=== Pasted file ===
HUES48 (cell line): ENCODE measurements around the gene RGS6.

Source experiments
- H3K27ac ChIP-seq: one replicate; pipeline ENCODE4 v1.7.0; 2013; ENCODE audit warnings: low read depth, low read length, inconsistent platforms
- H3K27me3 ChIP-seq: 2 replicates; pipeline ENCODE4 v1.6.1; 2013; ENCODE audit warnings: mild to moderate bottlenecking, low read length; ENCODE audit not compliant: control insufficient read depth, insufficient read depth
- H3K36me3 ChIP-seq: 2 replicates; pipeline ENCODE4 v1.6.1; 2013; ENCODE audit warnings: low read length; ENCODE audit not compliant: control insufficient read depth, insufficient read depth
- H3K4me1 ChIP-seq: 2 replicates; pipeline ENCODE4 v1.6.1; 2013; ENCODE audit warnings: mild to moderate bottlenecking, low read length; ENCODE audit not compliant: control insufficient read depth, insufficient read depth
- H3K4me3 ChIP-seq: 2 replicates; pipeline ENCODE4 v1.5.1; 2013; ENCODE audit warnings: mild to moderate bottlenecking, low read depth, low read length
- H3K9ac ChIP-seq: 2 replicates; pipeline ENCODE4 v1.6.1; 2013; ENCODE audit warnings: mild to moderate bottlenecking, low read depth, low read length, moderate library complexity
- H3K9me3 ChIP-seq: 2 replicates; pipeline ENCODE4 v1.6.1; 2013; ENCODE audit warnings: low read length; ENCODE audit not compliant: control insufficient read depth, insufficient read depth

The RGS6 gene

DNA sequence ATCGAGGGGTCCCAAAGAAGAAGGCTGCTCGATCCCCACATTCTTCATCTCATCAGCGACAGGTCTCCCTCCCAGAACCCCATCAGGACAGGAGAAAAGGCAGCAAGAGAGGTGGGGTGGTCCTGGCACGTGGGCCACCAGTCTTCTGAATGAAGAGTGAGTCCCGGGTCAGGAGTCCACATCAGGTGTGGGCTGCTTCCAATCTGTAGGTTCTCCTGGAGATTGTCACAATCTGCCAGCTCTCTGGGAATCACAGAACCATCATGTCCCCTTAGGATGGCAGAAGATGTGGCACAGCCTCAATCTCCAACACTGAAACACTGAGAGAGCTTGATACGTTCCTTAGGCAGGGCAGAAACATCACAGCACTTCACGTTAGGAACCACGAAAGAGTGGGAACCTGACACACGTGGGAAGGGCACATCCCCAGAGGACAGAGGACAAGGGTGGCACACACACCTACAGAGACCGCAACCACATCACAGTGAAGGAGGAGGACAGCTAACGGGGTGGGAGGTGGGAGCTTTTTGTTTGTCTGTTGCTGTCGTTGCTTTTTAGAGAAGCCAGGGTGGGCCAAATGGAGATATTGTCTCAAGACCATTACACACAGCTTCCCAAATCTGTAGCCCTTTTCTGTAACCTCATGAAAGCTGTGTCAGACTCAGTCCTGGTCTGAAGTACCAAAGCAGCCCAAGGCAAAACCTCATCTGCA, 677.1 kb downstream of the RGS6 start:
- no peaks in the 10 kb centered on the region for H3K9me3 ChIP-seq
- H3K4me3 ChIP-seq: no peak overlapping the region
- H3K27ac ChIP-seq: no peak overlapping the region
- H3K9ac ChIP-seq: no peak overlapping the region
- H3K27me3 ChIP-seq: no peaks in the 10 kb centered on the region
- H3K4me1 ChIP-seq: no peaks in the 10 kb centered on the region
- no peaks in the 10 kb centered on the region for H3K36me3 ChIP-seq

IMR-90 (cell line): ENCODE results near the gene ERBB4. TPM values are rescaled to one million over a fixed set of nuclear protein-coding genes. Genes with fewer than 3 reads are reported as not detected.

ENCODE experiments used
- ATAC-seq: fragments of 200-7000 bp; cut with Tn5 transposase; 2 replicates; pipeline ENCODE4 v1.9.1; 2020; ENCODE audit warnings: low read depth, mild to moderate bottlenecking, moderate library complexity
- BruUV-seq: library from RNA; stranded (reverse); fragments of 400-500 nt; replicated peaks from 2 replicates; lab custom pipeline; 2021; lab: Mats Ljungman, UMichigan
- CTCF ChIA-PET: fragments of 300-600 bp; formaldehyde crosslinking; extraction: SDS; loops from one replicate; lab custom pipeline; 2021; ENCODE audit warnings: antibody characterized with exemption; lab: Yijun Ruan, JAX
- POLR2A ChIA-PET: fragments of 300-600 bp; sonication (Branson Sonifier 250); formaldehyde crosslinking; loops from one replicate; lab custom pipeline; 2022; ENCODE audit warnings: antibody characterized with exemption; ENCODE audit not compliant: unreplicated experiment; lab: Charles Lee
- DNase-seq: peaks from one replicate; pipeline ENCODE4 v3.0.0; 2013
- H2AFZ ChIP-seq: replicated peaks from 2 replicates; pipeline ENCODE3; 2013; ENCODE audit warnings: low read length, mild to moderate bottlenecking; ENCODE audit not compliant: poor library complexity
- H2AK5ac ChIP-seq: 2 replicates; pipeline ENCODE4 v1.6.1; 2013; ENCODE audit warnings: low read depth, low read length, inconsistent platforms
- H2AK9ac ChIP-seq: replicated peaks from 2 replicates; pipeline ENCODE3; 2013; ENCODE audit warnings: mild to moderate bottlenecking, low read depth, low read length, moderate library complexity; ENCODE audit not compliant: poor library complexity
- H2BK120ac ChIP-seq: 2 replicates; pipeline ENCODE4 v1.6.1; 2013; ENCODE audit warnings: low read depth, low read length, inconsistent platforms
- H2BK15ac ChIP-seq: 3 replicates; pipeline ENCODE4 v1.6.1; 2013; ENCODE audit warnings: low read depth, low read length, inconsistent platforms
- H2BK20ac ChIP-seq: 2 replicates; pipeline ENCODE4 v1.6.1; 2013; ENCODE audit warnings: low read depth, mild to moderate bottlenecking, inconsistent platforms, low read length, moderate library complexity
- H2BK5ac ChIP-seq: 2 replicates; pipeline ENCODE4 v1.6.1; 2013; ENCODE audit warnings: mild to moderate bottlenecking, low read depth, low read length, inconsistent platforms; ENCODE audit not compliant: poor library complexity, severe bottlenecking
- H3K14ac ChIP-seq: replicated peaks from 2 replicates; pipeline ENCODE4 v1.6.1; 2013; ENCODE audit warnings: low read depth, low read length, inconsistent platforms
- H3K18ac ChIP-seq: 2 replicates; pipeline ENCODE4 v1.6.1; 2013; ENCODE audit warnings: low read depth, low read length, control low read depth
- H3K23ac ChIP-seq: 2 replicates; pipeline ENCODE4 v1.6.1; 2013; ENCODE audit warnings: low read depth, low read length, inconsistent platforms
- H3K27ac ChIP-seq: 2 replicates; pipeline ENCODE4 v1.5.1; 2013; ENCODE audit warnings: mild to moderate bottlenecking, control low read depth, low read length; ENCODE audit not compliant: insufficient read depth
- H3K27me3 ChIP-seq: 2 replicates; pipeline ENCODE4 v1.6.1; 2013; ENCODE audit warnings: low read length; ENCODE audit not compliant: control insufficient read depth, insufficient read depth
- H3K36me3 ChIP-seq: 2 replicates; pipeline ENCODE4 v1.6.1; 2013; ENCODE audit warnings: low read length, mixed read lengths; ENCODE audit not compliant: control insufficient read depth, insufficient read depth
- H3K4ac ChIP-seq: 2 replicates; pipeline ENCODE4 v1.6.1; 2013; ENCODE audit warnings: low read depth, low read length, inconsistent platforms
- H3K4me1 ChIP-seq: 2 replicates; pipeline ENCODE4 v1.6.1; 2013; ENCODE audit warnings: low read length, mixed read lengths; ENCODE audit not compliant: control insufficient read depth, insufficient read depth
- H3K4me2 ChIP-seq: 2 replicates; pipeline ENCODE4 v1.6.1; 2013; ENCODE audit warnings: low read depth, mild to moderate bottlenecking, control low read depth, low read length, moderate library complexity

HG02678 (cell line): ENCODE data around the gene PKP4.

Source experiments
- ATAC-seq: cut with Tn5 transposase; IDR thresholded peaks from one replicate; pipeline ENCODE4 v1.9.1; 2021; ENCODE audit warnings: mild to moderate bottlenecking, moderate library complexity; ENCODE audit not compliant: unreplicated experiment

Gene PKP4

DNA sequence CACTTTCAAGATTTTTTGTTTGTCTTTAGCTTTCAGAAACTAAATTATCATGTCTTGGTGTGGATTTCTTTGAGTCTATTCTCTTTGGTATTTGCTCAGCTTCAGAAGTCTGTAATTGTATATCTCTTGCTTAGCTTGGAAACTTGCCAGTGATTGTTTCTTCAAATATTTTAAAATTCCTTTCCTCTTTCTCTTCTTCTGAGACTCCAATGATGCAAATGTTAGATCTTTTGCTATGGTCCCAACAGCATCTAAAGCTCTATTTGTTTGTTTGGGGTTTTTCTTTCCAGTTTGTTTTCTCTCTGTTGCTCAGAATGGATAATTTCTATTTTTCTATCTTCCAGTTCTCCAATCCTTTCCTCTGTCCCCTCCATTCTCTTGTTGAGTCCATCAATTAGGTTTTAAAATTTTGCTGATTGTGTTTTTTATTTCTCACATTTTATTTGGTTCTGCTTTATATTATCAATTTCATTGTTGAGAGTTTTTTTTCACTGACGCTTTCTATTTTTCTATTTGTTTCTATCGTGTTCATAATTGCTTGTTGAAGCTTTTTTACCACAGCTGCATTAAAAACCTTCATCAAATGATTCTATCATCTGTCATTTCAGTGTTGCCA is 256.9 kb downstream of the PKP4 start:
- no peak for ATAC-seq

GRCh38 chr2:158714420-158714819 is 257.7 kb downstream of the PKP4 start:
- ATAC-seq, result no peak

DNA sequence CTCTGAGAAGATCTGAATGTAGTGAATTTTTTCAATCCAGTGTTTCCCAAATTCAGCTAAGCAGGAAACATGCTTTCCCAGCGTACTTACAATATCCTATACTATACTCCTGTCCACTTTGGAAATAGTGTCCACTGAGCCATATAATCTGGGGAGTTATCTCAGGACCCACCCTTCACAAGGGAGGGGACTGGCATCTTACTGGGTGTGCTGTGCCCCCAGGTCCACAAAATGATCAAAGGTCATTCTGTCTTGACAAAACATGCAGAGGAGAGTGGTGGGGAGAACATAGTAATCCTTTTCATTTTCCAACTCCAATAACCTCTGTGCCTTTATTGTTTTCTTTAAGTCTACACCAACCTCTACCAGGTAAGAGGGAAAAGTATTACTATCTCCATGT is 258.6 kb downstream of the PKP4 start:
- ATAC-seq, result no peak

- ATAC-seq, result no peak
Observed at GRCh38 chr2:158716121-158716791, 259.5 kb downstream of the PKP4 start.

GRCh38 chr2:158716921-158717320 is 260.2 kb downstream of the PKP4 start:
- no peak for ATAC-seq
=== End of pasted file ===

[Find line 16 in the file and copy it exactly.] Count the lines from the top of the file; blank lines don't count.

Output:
- H3K27me3 ChIP-seq: no peaks in the 10 kb centered on the region